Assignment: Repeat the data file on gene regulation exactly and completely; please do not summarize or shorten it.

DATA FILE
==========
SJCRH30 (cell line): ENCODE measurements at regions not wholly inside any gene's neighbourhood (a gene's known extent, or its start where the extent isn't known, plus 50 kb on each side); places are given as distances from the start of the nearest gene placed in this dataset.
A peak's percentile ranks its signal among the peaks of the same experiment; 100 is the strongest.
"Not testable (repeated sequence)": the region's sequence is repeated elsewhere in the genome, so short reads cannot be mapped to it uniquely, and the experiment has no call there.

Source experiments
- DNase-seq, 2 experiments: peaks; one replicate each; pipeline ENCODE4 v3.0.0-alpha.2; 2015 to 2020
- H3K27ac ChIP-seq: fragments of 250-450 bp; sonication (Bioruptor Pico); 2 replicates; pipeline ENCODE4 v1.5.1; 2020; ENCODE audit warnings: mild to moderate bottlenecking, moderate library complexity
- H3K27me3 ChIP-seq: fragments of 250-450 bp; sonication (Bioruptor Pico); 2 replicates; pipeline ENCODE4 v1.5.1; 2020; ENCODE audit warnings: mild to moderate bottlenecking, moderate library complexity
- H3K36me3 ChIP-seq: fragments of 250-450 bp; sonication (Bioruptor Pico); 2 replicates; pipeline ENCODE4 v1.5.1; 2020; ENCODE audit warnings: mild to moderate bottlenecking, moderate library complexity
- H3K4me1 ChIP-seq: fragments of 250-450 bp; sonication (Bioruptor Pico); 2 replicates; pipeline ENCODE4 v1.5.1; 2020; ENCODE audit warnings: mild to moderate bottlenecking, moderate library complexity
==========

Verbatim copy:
SJCRH30 (cell line): ENCODE measurements at regions not wholly inside any gene's neighbourhood (a gene's known extent, or its start where the extent isn't known, plus 50 kb on each side); places are given as distances from the start of the nearest gene placed in this dataset.
A peak's percentile ranks its signal among the peaks of the same experiment; 100 is the strongest.
"Not testable (repeated sequence)": the region's sequence is repeated elsewhere in the genome, so short reads cannot be mapped to it uniquely, and the experiment has no call there.

Source experiments
- DNase-seq, 2 experiments: peaks; one replicate each; pipeline ENCODE4 v3.0.0-alpha.2; 2015 to 2020
- H3K27ac ChIP-seq: fragments of 250-450 bp; sonication (Bioruptor Pico); 2 replicates; pipeline ENCODE4 v1.5.1; 2020; ENCODE audit warnings: mild to moderate bottlenecking, moderate library complexity
- H3K27me3 ChIP-seq: fragments of 250-450 bp; sonication (Bioruptor Pico); 2 replicates; pipeline ENCODE4 v1.5.1; 2020; ENCODE audit warnings: mild to moderate bottlenecking, moderate library complexity
- H3K36me3 ChIP-seq: fragments of 250-450 bp; sonication (Bioruptor Pico); 2 replicates; pipeline ENCODE4 v1.5.1; 2020; ENCODE audit warnings: mild to moderate bottlenecking, moderate library complexity
- H3K4me1 ChIP-seq: fragments of 250-450 bp; sonication (Bioruptor Pico); 2 replicates; pipeline ENCODE4 v1.5.1; 2020; ENCODE audit warnings: mild to moderate bottlenecking, moderate library complexity